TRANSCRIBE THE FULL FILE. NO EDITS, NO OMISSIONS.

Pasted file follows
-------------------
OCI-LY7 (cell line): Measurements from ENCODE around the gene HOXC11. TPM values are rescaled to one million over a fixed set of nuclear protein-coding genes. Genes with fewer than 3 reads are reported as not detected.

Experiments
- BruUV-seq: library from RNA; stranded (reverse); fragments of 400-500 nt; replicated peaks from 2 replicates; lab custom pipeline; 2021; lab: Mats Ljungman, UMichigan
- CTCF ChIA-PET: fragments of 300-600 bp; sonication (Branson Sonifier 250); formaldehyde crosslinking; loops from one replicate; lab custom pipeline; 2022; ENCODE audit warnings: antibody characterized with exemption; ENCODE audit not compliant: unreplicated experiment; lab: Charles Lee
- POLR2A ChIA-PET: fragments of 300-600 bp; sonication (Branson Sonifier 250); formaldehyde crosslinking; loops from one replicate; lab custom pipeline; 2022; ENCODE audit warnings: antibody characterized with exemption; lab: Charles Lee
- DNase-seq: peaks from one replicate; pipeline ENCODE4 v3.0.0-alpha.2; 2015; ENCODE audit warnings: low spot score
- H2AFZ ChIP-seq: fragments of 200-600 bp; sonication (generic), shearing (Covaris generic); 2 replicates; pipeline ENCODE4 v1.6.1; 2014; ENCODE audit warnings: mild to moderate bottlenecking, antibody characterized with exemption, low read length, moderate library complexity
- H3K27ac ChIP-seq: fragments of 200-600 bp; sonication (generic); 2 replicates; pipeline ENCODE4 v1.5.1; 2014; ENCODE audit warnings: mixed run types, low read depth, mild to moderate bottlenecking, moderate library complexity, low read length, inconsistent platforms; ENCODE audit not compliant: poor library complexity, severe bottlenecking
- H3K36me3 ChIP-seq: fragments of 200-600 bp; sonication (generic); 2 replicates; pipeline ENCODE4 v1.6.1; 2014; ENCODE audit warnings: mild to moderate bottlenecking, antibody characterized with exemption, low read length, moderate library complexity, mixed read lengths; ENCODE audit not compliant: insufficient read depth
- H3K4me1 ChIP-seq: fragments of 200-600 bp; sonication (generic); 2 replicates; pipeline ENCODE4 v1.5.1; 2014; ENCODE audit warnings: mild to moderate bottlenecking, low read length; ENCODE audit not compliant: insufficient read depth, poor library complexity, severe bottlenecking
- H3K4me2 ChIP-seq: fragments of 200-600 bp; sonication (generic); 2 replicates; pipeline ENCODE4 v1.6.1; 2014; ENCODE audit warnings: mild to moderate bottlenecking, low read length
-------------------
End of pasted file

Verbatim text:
OCI-LY7 (cell line): Measurements from ENCODE around the gene HOXC11. TPM values are rescaled to one million over a fixed set of nuclear protein-coding genes. Genes with fewer than 3 reads are reported as not detected.

Experiments
- BruUV-seq: library from RNA; stranded (reverse); fragments of 400-500 nt; replicated peaks from 2 replicates; lab custom pipeline; 2021; lab: Mats Ljungman, UMichigan
- CTCF ChIA-PET: fragments of 300-600 bp; sonication (Branson Sonifier 250); formaldehyde crosslinking; loops from one replicate; lab custom pipeline; 2022; ENCODE audit warnings: antibody characterized with exemption; ENCODE audit not compliant: unreplicated experiment; lab: Charles Lee
- POLR2A ChIA-PET: fragments of 300-600 bp; sonication (Branson Sonifier 250); formaldehyde crosslinking; loops from one replicate; lab custom pipeline; 2022; ENCODE audit warnings: antibody characterized with exemption; lab: Charles Lee
- DNase-seq: peaks from one replicate; pipeline ENCODE4 v3.0.0-alpha.2; 2015; ENCODE audit warnings: low spot score
- H2AFZ ChIP-seq: fragments of 200-600 bp; sonication (generic), shearing (Covaris generic); 2 replicates; pipeline ENCODE4 v1.6.1; 2014; ENCODE audit warnings: mild to moderate bottlenecking, antibody characterized with exemption, low read length, moderate library complexity
- H3K27ac ChIP-seq: fragments of 200-600 bp; sonication (generic); 2 replicates; pipeline ENCODE4 v1.5.1; 2014; ENCODE audit warnings: mixed run types, low read depth, mild to moderate bottlenecking, moderate library complexity, low read length, inconsistent platforms; ENCODE audit not compliant: poor library complexity, severe bottlenecking
- H3K36me3 ChIP-seq: fragments of 200-600 bp; sonication (generic); 2 replicates; pipeline ENCODE4 v1.6.1; 2014; ENCODE audit warnings: mild to moderate bottlenecking, antibody characterized with exemption, low read length, moderate library complexity, mixed read lengths; ENCODE audit not compliant: insufficient read depth
- H3K4me1 ChIP-seq: fragments of 200-600 bp; sonication (generic); 2 replicates; pipeline ENCODE4 v1.5.1; 2014; ENCODE audit warnings: mild to moderate bottlenecking, low read length; ENCODE audit not compliant: insufficient read depth, poor library complexity, severe bottlenecking
- H3K4me2 ChIP-seq: fragments of 200-600 bp; sonication (generic); 2 replicates; pipeline ENCODE4 v1.6.1; 2014; ENCODE audit warnings: mild to moderate bottlenecking, low read length